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Rehabilitation of Visual Function After Brain Injury (IBOS-NVT)

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ClinicalTrials.gov Identifier: NCT03160131
Recruitment Status : Not yet recruiting
First Posted : May 19, 2017
Last Update Posted : May 19, 2017
Sponsor:
Collaborators:
The Institute for the Blind and Partially Sighted (IBOS)
Copenhagen University Hospital at Herlev
Information provided by (Responsible Party):
Rune Skovgaard Rasmussen, Copenhagen University Hospital at Herlev

Brief Summary:

In Denmark, about 120,000 people suffer from brain damage, of whom approx. 75,000 with brain damage after stroke. Serious and often lasting vision impairments affect 20% to 35% of people after stroke. Vision is the most important sense in humans, and even smaller permanent injuries can drastically reduce quality of life.

Vision impairments after brain damage inhibits rehabilitation and enhances other invalidating effects. Reduced vision results in impaired balance, increased risk of serious falls, increased support needs, reduced quality of life, and impaired ability to perform activities of daily living. Restoration of visual field impairments occur only to a small extent during the first month after brain damage, and therefore the time window for spontaneous improvements is very limited. Hence, brain-impaired persons with visual impairment will most likely experience chronically impaired vision already 4 weeks after brain injury and the need for visual compensatory rehabilitation is substantial.

Neuro Vision Technology (NVT) is an supervised training course where people with visual impairments are trained in compensatory techniques using special equipment. Through the NVT process, the individual's vision problems are carefully investigated and personal data is used to organize individual training sessions that practice the individual in coping with situations that cause problems in everyday life.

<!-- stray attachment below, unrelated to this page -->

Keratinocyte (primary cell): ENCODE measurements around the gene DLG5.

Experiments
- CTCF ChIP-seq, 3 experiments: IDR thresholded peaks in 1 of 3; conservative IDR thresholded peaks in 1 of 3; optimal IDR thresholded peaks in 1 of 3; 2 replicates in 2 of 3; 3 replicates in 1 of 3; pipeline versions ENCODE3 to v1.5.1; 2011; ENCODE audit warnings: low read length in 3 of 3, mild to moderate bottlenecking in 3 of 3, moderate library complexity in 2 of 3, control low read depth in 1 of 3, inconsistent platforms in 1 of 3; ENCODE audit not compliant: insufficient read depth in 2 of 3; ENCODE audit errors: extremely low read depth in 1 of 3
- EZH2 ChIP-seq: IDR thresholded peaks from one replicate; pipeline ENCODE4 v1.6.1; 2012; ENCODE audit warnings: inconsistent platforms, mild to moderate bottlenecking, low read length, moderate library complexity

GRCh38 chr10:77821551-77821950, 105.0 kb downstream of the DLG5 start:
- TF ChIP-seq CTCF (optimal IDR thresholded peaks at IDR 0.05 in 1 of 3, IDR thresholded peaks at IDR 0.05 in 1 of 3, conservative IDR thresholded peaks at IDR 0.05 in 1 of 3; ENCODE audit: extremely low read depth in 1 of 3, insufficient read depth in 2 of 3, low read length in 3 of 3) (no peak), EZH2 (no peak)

The purpose of this study is to investigate whether rehabilitation with NVT can cause significant and lasting improvement in functional capacity in persons with chronic visual impairments after brain injury. Improving eyesight is expected to increase both physical and mental functioning, thus improving the quality of life. Participants included in the project will be investigated in terms of both visual and mental functions, including quality of life, cognition and depression. Such an investigation has not been performed previously and can have a significant impact on vision rehabilitation both nationally and internationally.


Condition or disease Intervention/treatment Phase
Stroke, Ischemic Brain Injuries Stroke Hemorrhagic Traumatic Brain Injury Device: Neuro Vision Technology Not Applicable

  Show Detailed Description

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Study Type : Interventional  (Clinical Trial)
Estimated Enrollment : 25 participants
Intervention Model: Single Group Assignment
Intervention Model Description: Single-arm trial
Masking: None (Open Label)
Primary Purpose: Treatment
Official Title: Rehabilitation of Visual Function After Brain Injury - Effect of Neuro Vision Technology (NVT)
Estimated Study Start Date : August 1, 2017
Estimated Primary Completion Date : July 31, 2019
Estimated Study Completion Date : July 31, 2020

Resource links provided by the National Library of Medicine

MedlinePlus related topics: Rehabilitation

Arm Intervention/treatment
Experimental: Intervention
All participants receive NVT course training and are tested at baseline and at the end of the study for primary and secondary endpoints.
Device: Neuro Vision Technology

The Neuro Vision Technology method uses a special device in the form of light panels and neurological vision tests that give an overview of cognitive difficulties. This light panel is connected to a computer.

Static scanning is investigated using the special light panel with 24 light bulbs divided into two rows, the panel length corresponding to the 180 degrees that normal and well-functioning human eyes can see. Where it is considered relevant, the study participants are referred to the ophthalmologist, specialist optician, or a reading / visual clinic to ensure participants the optimal starting point for using his or her vision.





Primary Outcome Measures :
  1. Ability to complete a mobility route [ Time Frame: 3 months ]
    Target identification and thus to compare how many targets are seen after the intervention.


Secondary Outcome Measures :
  1. Time to complete a mobility route [ Time Frame: 3 months ]
    Time consumption and thus speed to complete the mobility route. Through the route there are a number of targets (stars) that study participants should try to locate. Investigators measure the time spent by study participants on the route, as well as the number of targets ignored by any participant. Measured in minutes and seconds.

  2. National Eye Institute Visual Functioning Questionnaire-25 (VFQ-25) [ Time Frame: 3 months ]